QNAP TS-210 first impressions

The most important thing about keeping your data safe is that whatever backup or redundancy setup you choose, it has to be easy. If you need to remember to make backups, you’ll forget. For me personally, I’ve opted to go with a RAID1 solution, where my data is written to two separate disks. This means my data is safe from drive failure, and since I’m using a version control system, I don’t really need any kind of rotating backup scheme. That’s why I got a QNAP TS-210 a couple of weeks ago, and so far I love it.

I’m no expert when it comes to NAS devices (this is my first one), and so I’m not saying the QNAP is better than the similarly priced Netgear ReadyNAS Duo or the Synology DS210j. I couldn’t find any comparative reviews, so I went with the one I thought looked cool and had the best hardware specs. I did want to go with a specialist brand as opposed to something like the WD “World Edition”. I’ve never really trusted consumer solutions, and WD isn’t my favorite brand.
More QNAP TS-210 first impressions

Roy | August 25, 2010 | English,Gadgets | Comments (13)
Tags: , , , , , ,

Don’t let your disks topple over!

I know they look good, but placing your external hard drive vertically (as many are intended these days) is actually a data security risk. Models like the Lacie pictured here, many WD models and countless others may be easier to fit onto your desk than horizontal designs, but you can knock them over. It happened to a friend of mine yesterday, and it looks like he’ll have to pay a lot of money to get his data recovered, or consider it lost.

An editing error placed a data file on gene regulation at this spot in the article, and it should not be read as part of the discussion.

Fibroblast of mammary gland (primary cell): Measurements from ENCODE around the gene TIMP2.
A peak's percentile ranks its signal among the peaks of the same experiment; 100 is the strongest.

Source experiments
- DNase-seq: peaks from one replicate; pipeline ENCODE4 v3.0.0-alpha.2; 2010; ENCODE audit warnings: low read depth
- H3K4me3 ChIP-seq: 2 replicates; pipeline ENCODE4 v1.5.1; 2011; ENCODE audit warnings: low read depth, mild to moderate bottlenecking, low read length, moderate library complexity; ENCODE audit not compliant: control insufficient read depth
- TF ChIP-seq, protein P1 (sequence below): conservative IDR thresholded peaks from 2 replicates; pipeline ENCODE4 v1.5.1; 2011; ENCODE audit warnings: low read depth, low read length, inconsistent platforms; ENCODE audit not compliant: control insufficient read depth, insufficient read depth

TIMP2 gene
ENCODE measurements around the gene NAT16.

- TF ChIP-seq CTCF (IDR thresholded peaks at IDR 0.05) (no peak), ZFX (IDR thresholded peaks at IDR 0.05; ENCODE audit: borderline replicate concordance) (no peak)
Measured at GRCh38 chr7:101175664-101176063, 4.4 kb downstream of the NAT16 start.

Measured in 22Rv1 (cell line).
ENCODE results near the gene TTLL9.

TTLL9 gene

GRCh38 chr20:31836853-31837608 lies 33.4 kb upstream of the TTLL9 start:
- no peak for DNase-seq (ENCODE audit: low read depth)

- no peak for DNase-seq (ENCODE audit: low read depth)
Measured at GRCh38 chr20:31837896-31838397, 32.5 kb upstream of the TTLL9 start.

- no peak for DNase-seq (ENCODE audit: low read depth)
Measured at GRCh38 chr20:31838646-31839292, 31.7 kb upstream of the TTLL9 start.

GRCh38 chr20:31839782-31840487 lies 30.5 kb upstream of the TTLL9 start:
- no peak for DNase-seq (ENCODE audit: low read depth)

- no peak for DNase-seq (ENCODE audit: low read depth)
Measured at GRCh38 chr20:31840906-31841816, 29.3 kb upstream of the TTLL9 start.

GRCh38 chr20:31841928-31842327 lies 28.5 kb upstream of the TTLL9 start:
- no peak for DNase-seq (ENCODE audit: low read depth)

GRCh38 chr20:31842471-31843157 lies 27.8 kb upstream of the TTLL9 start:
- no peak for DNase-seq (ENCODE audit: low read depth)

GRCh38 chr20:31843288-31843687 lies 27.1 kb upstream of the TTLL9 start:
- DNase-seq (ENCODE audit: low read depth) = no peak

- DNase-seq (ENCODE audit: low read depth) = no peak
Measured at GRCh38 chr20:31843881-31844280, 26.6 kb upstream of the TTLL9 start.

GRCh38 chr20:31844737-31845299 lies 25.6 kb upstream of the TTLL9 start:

This also adds a reason to why RAID1 drives (with two disks that store data twice) are safer. Typically, those type of devices have a wider base and are much less inclined to topple over. But anyway, if your drive is the kind that can be placed flat on your desk, I’d recommend doing so.

Roy | August 12, 2010 | English,Gadgets | Comments Off
Tags: , , , , , , ,

How to keep your data safe on a budget

I’ve recently decided to move my business out of my family’s home, to a nearby office building. While this is very convenient in many ways, it also meant I had to find a way to move data to and from there safely. As a web freelancer, I feel it’s my responsibility to keep client data very secure. Not only do I not want to lose it, I also need it to remain private. That’s why I looked into things like RFID protected and rugged harddrives.

There are two distinct threats I wanted to keep my data safe from. One is from data loss through drive failure. I’m going to be taking it with me every day, so I needed a sturdy drive that could take some (accidental) abuse. The other threat is theft. I wanted the contents of the disc to be protected in case it fell into the wrong hands. It was essential for me that I’d be able to use the device on Windows, Mac and Linux computers, which rules out most products that use software encryption.
More How to keep your data safe on a budget